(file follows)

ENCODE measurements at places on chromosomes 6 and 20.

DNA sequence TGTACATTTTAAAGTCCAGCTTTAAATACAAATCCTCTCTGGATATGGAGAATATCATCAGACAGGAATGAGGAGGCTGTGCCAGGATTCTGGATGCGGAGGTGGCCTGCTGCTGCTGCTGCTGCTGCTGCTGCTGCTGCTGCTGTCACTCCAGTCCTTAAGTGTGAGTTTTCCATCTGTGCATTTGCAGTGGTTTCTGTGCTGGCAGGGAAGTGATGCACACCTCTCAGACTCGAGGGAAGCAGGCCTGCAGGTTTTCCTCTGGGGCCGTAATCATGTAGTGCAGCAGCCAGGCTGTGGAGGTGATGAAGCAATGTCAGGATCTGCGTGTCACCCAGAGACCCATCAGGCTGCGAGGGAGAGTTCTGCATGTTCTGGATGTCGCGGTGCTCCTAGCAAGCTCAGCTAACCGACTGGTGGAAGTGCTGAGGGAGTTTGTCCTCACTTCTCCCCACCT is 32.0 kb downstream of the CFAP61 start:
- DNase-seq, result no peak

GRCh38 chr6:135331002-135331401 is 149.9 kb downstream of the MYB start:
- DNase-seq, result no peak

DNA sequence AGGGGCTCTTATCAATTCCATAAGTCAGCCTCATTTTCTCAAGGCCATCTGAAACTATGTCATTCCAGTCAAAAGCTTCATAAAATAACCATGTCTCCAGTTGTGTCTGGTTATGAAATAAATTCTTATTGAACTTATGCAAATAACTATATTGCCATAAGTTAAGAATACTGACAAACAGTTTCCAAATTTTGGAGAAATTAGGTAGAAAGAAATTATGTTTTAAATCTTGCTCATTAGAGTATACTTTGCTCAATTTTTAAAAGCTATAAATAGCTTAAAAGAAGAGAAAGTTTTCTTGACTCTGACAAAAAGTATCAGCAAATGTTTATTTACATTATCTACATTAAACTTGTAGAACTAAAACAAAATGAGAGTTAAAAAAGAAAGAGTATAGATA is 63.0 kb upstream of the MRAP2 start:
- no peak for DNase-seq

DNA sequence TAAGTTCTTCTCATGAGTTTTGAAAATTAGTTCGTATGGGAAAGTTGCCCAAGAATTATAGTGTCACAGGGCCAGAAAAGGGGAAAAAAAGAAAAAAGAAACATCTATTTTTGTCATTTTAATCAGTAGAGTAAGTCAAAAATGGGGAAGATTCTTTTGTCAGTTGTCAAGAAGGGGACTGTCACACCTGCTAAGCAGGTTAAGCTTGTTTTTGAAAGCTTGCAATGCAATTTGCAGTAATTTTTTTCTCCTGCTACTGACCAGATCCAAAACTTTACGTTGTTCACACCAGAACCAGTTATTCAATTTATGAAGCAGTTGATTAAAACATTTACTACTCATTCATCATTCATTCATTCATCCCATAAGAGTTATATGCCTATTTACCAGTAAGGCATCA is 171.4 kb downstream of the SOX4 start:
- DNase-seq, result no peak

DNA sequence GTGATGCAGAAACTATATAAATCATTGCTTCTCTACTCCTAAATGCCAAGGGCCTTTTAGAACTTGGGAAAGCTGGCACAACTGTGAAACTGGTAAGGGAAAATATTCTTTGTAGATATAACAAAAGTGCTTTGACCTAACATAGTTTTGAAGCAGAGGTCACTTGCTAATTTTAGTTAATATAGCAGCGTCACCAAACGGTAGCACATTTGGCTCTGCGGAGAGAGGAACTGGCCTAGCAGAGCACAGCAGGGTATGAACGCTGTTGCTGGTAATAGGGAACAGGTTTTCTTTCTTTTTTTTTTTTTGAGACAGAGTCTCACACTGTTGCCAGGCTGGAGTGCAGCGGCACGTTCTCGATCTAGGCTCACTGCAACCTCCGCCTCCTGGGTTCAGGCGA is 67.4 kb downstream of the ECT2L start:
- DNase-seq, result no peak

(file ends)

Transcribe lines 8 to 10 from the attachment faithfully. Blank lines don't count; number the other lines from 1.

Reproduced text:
DNA sequence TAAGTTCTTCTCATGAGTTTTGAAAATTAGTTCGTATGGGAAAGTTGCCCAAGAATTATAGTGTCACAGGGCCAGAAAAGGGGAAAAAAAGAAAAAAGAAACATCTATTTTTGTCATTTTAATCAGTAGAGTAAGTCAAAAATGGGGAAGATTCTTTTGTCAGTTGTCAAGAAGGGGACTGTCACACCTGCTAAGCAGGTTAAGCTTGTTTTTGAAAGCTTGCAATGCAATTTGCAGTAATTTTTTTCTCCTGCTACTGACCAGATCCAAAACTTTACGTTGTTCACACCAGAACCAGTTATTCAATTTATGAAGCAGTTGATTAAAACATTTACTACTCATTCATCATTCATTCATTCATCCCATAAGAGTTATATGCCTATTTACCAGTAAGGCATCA is 171.4 kb downstream of the SOX4 start:
- DNase-seq, result no peak

DNA sequence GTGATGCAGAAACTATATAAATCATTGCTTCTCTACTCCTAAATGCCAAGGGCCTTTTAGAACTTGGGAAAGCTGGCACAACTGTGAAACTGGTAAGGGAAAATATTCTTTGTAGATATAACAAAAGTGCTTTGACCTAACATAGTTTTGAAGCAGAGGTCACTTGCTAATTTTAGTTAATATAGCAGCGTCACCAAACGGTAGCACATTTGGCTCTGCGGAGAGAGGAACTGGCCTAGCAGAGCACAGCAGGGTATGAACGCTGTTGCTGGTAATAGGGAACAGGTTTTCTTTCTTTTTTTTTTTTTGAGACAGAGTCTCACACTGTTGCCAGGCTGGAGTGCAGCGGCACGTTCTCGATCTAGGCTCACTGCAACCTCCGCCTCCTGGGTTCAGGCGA is 67.4 kb downstream of the ECT2L start: